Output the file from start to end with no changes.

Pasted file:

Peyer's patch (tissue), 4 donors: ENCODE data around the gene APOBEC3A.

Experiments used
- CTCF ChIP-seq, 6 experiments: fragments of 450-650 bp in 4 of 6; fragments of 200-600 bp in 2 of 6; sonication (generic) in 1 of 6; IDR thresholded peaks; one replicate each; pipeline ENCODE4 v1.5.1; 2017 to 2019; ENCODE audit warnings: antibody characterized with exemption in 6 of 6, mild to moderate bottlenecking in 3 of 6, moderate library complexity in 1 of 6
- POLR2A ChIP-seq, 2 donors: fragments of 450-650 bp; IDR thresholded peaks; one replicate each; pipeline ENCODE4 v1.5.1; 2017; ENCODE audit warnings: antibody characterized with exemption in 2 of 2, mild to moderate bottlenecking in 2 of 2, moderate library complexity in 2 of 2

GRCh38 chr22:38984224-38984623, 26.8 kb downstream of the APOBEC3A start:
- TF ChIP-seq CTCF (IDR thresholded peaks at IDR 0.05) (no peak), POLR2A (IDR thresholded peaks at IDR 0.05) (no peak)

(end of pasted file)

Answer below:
Peyer's patch (tissue), 4 donors: ENCODE data around the gene APOBEC3A.

Experiments used
- CTCF ChIP-seq, 6 experiments: fragments of 450-650 bp in 4 of 6; fragments of 200-600 bp in 2 of 6; sonication (generic) in 1 of 6; IDR thresholded peaks; one replicate each; pipeline ENCODE4 v1.5.1; 2017 to 2019; ENCODE audit warnings: antibody characterized with exemption in 6 of 6, mild to moderate bottlenecking in 3 of 6, moderate library complexity in 1 of 6
- POLR2A ChIP-seq, 2 donors: fragments of 450-650 bp; IDR thresholded peaks; one replicate each; pipeline ENCODE4 v1.5.1; 2017; ENCODE audit warnings: antibody characterized with exemption in 2 of 2, mild to moderate bottlenecking in 2 of 2, moderate library complexity in 2 of 2

GRCh38 chr22:38984224-38984623, 26.8 kb downstream of the APOBEC3A start:
- TF ChIP-seq CTCF (IDR thresholded peaks at IDR 0.05) (no peak), POLR2A (IDR thresholded peaks at IDR 0.05) (no peak)